SIX MONTH PERIOD FOR SERVICE, EVEN IF “FOREIGN” DEFENDANT ACTUALLY SERVED WITHIN THE JURISDICTION

Another interesting twist to the law of service of proceedings can be found in the Court of Appeal decision in Ashley -v- Tesco Stores (15/01/2015)*. The Court of Appeal found that there was a six month period for service of a claim form when the defendant’s registered office was in Scotland, even if service had taken place at an address in England or Wales.

NB A CONSIDERATION OF THE FULL TRANSCRIPT OF THE CASE CAN BE BE FOUND HERE .

THE FACTS

The defendant company had its registered office in Scotland. It did not provide an address for service.

  • The claimant issued a claim form and served the claim form at the Defendant’s principal place of business in England and Wales.
  • That claim form was served within the six month period allowed for service in accordance with CPR 7.5(2) but outside the four month period permitted by CPR 7.5.
  • On the last day of the four month period the defendant’s solicitors had given notice that they were accepted to authorise service.
  • The defendant argued that the claim form was served out of time.
  • The judge at first instance held that the period of service under s.1139 a claimant was required to determine whether any of the methods of service in that section were available first.

KEY POINTS OF DECISION ON APPEAL

  • The claimant had six months to serve.
  • There was no obligation on a claimant to explore other methods of service under s.1139.
  • The rules were construed in a method which reduced expense and avoided the risk of costly satellite litigation.

COURT OF APPEAL DECISION: THE PERIOD FOR SERVICE IS SIX MONTHS EVEN IF SERVICE, IN FACT, TAKES PLACE IN ENGLAND AND WALES

The Court of Appeal held:

  • The rules meant that a claimant could rely on CPR r.6.3(2) which meant service could take place under CPR Part 6 or any of the methods permitted in the Companies Act.
  • Section 1139 authorised a different method of service, however this did not mean it could not be a method of service for the purpose of Part II of Part 6 of the CPR.
  • The defendant’s argument that  a claimant should make enquiries about a service in the jurisdiction before assuming that there was a six month period meant that claimants would need to make substantial enquiries, since this could include somthing as simple as a pop-up shop.
  • If the defendant was correct it would mean that claimants who used the six month period in error would have to apply for extensions of time, relying on the court’s discretion and using up its resources.
  • The defendant’s argument also gave rise to the potential for costly satellite litigation and that approach was contrary to the overriding objective under CPR r.1.1.
  • The claim form had been served in time.

THE RELEVANT STATUTE AND RULES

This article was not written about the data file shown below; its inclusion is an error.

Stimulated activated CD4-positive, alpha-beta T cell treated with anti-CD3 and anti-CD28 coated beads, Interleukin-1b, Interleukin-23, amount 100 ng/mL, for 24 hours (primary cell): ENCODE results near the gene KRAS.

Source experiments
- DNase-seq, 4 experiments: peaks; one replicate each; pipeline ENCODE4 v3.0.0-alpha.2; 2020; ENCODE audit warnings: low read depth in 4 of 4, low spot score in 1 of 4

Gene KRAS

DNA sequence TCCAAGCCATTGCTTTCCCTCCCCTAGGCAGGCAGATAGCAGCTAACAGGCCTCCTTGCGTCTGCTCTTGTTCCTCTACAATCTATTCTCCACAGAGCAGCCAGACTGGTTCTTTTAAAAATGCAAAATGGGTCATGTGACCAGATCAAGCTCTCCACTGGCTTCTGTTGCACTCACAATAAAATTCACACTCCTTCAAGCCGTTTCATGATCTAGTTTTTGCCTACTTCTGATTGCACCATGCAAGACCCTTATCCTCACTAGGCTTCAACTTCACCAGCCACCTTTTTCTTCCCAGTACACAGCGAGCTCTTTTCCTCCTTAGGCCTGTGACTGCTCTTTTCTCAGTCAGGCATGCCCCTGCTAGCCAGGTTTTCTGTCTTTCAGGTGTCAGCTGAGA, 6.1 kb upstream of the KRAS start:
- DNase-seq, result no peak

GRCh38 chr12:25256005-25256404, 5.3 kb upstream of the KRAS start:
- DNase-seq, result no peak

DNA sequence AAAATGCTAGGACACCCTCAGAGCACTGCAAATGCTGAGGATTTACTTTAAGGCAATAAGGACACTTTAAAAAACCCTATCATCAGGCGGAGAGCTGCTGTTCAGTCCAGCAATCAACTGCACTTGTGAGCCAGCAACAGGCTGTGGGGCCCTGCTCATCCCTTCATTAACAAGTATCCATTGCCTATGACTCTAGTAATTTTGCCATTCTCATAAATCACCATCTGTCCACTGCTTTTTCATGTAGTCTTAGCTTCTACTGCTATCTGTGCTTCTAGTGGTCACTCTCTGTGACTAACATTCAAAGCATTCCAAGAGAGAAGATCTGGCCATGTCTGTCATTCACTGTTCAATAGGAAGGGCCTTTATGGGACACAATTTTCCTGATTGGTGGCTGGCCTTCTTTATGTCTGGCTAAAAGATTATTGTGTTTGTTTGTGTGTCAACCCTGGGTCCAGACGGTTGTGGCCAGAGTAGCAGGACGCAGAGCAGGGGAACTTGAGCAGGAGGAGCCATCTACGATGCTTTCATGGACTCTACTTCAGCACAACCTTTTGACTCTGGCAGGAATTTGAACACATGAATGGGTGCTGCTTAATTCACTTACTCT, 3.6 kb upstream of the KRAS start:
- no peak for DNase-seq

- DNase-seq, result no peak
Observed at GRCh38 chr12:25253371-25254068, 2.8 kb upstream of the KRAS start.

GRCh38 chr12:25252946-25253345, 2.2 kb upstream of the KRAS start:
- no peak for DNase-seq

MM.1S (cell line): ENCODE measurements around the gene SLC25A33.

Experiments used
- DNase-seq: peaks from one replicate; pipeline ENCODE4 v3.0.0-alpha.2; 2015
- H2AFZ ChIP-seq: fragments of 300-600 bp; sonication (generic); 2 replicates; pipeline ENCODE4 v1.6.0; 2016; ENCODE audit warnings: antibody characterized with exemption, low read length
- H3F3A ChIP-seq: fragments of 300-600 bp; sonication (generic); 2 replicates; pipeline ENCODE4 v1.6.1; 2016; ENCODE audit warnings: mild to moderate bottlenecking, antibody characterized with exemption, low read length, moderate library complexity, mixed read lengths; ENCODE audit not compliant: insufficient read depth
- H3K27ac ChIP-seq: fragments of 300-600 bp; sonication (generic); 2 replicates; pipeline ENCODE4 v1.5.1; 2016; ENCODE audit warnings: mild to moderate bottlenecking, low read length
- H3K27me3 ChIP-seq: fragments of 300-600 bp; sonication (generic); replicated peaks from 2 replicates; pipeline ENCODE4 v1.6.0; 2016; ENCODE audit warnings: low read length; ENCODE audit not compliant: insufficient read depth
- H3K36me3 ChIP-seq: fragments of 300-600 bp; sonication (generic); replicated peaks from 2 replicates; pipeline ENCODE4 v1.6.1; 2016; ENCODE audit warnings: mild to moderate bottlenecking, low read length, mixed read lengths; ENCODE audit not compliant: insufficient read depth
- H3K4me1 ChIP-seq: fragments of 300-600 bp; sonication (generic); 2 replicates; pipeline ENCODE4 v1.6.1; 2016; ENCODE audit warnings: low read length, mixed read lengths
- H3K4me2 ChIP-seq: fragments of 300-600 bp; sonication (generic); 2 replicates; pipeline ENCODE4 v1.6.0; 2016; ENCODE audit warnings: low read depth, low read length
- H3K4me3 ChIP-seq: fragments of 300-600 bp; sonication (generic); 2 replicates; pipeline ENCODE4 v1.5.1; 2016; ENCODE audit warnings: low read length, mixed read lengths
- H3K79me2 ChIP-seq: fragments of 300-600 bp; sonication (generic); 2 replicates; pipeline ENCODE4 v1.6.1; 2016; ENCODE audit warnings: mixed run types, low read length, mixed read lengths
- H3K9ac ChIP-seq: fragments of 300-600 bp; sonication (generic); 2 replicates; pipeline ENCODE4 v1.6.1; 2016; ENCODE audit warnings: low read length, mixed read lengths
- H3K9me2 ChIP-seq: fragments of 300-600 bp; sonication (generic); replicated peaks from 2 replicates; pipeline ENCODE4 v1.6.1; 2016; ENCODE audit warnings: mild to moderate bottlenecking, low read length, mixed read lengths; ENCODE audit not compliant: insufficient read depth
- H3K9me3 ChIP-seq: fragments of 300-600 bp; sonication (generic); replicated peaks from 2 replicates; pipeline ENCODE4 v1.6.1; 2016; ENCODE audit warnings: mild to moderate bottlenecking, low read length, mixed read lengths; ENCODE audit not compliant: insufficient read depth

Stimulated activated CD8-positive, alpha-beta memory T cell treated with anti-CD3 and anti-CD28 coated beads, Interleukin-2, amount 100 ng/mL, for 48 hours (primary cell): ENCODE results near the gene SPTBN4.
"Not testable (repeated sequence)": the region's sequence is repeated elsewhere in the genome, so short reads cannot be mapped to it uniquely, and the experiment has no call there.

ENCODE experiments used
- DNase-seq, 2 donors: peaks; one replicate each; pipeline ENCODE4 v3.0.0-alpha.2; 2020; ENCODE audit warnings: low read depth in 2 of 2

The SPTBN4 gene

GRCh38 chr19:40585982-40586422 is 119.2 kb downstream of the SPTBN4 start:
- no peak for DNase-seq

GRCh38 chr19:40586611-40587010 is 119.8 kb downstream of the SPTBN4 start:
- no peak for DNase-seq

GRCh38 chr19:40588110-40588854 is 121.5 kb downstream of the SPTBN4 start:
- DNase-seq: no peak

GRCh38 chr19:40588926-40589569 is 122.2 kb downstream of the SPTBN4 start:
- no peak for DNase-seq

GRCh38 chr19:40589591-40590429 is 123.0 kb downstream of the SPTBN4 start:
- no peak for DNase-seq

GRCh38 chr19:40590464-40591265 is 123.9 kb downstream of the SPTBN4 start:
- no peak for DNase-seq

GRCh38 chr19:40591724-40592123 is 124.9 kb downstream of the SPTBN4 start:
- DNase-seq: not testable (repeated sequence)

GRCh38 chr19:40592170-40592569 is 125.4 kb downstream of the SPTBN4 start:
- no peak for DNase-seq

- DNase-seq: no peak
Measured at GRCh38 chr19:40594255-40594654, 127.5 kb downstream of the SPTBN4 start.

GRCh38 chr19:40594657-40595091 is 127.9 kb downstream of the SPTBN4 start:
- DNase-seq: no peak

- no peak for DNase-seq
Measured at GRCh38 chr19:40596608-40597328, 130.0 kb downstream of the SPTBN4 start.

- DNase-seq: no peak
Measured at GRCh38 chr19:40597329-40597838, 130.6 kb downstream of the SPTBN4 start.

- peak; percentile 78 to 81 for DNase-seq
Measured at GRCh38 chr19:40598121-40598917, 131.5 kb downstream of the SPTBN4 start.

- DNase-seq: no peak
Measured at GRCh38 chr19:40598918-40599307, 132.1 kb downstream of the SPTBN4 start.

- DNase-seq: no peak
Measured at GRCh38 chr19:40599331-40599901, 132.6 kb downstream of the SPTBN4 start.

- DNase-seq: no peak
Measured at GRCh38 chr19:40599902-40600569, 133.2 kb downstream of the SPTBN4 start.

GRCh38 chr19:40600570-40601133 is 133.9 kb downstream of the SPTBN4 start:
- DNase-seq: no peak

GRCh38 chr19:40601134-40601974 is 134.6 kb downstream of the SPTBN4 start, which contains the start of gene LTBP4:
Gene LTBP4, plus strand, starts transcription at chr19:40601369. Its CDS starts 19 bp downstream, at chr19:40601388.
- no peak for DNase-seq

THE COMPANIES ACT

Section 1139 of the Companies act 2006 deals with service on a “overseas” company (which includes Scotland).

“1139Service of documents on company

(1)A document may be served on a company registered under this Act by leaving it at, or sending it by post to, the company’s registered office.

(2)A document may be served on an overseas company whose particulars are registered under section 1046—

(a)by leaving it at, or sending it by post to, the registered address of any person resident in the United Kingdom who is authorised to accept service of documents on the company’s behalf, or

(b)if there is no such person, or if any such person refuses service or service cannot for any other reason be effected, by leaving it at or sending by post to any place of business of the company in the United Kingdom.

(3)For the purposes of this section a person’s “registered address” means any address for the time being shown as a current address in relation to that person in the part of the register available for public inspection.

(4)Where a company registered in Scotland or Northern Ireland carries on business in England and Wales, the process of any court in England and Wales may be served on the company by leaving it at, or sending it by post to, the company’s principal place of business in England and Wales, addressed to the manager or other head officer in England and Wales of the company.

Where process is served on a company under this subsection, the person issuing out the process must send a copy of it by post to the company’s registered office.

(5)Further provision as to service and other matters is made in the company communications provisions (see section 1143)

CPR 7.5.

Service of a claim form

7.5

(1) Where the claim form is served within the jurisdiction, the claimant must complete the step required by the following table in relation to the particular method of service chosen, before 12.00 midnight on the calendar day four months after the date of issue of the claim form.

Method of service Step required
First class post, document exchange or other service which provides for delivery on the next business day Posting, leaving with, delivering to or collection by the relevant service provider
Delivery of the document to or leaving it at the relevant place Delivering to or leaving the document at the relevant place
Personal service under rule 6.5 Completing the relevant step required by rule 6.5(3)
Fax Completing the transmission of the fax
Other electronic method Sending the e-mail or other electronic transmission

(2) Where the claim form is to be served out of the jurisdiction, the claim form must be served in accordance with Section IV of Part 6 within 6 months of the date of issue.

PART 6

Part 6 of the CPR (dealing with service, including service out of the jurisdiction) can be found here.

* Reported on Lawtel. This post is based on the Lawtel note of the judgment.

OTHER POSTS ON SERVICE OF THE CLAIM FORM

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